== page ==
About The Artist
Terumi Saito •
Fiber and Textiles - Homegoods • CUSTOM COMMISSIONS
Terumi Saito (b. 1993, Japan, lives and works in New York, NY) is a multidisciplinary artist working in fiber art and sculpture and is known for her backstrap weaving sculptures that utilize iconic jute ropes. Backstrap weaving, one of the earliest weaving techniques, has a rich history in Asia and Central and South America. Japan's history of Backstrap weaving dates to the Yayoi period (c. 300 BCE to 300 CE). Her unique approach combines traditional and ancient backstrap weaving techniques, the use of natural dyes and fibers, and a meticulous, labor-intensive weaving process. Saito's artistic endeavors are centered on a dual mission: preserving endangered traditional techniques and shedding new light on them through a contemporary lens. The labor-intensive and time-consuming process becomes the crucible for her ideas and artistic joy, resulting in a powerful body of work that represents a unique convergence of traditional techniques and contemporary artistic expression.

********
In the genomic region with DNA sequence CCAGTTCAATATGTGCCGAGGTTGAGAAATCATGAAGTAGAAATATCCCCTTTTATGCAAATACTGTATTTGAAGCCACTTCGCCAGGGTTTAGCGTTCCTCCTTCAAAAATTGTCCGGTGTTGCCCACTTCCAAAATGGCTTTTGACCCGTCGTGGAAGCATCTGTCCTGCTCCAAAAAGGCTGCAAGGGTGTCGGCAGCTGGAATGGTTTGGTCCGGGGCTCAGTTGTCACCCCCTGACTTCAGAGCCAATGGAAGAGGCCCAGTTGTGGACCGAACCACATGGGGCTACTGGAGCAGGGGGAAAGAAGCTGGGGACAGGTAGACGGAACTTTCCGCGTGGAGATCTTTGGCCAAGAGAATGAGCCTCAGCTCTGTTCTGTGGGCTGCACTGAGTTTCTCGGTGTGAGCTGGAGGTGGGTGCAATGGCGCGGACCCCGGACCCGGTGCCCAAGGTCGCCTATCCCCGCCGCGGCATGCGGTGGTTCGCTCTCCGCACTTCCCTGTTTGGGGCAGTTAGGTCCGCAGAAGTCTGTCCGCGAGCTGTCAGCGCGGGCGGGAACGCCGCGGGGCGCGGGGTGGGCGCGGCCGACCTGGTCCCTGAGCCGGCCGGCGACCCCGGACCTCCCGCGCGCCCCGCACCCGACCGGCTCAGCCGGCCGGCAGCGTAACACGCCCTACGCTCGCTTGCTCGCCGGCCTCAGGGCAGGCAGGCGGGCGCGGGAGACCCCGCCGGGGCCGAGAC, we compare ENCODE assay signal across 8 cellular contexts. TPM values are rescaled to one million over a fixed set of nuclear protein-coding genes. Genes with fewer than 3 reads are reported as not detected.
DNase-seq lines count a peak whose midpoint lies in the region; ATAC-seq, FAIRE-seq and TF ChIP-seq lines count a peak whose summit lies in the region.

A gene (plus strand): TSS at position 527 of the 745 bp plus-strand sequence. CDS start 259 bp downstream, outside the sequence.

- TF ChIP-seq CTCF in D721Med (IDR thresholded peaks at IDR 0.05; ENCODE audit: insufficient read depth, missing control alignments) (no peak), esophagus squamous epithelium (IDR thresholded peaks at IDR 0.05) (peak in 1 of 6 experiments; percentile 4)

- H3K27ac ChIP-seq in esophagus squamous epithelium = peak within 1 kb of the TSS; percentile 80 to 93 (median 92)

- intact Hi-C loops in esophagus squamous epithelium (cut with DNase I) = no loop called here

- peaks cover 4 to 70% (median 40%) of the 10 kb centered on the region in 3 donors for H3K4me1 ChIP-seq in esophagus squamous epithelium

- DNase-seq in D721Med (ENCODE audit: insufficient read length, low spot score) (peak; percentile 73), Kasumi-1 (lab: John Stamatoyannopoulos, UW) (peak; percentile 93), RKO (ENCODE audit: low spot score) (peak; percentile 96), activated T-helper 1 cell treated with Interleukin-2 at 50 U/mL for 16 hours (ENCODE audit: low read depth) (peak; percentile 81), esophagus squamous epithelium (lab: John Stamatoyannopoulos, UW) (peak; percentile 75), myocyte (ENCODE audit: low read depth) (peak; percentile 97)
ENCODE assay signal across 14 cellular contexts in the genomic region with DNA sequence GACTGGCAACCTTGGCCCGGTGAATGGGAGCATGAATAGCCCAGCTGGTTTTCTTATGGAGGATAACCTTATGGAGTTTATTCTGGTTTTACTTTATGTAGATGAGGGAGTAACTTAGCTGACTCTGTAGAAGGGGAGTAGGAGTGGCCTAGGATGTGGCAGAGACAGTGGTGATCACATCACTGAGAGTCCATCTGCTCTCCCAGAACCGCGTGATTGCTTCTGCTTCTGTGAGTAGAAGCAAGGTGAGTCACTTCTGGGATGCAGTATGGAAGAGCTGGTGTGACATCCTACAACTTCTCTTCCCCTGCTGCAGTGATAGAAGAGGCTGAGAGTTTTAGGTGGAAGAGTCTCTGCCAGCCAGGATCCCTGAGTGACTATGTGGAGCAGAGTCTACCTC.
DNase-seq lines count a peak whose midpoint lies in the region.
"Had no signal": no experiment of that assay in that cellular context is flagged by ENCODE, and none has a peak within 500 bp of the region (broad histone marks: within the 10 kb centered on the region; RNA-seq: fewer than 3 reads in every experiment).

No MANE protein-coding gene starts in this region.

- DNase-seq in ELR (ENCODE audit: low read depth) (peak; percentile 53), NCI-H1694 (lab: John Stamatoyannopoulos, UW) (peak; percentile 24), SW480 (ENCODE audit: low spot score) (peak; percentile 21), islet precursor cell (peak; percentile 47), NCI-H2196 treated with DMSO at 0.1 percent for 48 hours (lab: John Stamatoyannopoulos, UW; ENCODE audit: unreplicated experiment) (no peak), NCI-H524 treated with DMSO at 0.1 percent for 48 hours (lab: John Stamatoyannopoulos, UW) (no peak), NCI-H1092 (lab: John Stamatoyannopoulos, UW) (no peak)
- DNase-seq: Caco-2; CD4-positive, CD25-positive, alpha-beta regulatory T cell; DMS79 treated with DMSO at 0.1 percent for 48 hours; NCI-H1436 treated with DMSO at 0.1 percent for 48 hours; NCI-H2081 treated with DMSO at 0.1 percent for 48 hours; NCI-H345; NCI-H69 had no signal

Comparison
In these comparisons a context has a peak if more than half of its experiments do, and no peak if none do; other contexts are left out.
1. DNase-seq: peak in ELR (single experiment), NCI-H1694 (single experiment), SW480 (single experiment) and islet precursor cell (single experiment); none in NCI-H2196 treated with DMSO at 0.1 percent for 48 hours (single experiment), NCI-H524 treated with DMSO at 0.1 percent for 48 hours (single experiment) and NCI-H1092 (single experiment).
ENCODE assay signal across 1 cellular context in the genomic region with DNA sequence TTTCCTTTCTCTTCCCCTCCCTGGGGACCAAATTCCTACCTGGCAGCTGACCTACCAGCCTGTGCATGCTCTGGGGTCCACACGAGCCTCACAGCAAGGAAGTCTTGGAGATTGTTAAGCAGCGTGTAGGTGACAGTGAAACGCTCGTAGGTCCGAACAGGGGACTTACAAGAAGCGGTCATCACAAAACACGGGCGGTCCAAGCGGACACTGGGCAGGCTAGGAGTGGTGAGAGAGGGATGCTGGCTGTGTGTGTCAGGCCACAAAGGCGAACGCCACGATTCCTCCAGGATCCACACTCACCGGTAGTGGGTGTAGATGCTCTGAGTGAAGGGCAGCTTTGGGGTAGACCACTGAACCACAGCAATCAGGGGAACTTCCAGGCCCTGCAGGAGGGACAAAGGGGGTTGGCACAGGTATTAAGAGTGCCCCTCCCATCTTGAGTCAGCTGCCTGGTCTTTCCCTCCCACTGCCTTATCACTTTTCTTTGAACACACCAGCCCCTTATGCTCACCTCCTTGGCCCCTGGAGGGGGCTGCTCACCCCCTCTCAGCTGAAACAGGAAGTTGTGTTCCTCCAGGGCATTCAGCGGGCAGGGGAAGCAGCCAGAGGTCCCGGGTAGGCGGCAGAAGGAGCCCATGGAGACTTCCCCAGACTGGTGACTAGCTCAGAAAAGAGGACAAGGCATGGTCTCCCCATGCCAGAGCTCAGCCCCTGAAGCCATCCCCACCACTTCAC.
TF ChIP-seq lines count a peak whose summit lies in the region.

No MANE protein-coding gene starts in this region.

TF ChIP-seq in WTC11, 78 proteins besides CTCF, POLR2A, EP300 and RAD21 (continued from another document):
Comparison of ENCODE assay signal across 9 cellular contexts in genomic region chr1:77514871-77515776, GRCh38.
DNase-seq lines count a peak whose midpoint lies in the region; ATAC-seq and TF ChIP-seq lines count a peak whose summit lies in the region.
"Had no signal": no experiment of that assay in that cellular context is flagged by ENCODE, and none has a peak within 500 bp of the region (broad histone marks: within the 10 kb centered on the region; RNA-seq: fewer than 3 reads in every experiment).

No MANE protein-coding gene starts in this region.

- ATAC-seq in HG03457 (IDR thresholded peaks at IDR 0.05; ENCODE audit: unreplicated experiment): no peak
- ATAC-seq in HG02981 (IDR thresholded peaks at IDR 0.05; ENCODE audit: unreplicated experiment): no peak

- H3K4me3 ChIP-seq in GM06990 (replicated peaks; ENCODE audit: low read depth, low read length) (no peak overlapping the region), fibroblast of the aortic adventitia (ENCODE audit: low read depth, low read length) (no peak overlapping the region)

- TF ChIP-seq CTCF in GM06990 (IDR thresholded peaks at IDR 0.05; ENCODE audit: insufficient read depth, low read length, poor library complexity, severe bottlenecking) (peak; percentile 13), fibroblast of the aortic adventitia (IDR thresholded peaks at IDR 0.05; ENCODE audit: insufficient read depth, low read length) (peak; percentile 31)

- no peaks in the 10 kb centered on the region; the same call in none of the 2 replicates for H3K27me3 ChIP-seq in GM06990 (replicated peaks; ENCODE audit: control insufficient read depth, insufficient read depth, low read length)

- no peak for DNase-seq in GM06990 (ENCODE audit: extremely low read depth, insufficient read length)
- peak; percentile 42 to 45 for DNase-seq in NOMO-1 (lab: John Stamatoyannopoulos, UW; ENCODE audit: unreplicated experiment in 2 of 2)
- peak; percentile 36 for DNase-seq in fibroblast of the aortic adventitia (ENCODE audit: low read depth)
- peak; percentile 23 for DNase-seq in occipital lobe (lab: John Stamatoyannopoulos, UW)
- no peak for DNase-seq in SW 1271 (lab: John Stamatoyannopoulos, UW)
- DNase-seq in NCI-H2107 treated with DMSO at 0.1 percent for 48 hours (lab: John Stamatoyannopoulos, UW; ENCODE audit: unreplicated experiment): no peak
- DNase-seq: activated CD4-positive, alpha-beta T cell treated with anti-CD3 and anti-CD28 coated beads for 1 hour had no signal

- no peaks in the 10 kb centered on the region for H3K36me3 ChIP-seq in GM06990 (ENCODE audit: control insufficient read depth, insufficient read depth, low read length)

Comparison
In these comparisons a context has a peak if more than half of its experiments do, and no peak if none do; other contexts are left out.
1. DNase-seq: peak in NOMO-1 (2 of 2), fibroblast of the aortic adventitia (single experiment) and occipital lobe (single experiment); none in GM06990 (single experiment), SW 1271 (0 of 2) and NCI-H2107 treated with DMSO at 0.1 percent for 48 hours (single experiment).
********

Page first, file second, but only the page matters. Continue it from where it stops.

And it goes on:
Q&A with the Artist
Tell us how your work is made.
I practice backstrap weaving, one of the earliest weaving techniques, which has a rich history in Asia and Central and South America. Japan's history of Backstrap weaving dates to the Yayoi period (circa 300 BCE to 300 CE), featuring renowned existing examples like Ainu textiles. Backstrap weaving uses a simple loom made of thread and rods but involves complex operations. Unlike advanced looms, it does not have wooden frameworks and metal heddles. Warp threads are manipulated with string heddles, attached individually each time. Tension is maintained by anchoring threads to the weaver's waist and a post or foot, requiring full-body weaving engagement. In the past, I have completed artist residencies and research projects in Peru, Guatemala, Japan, and the United States.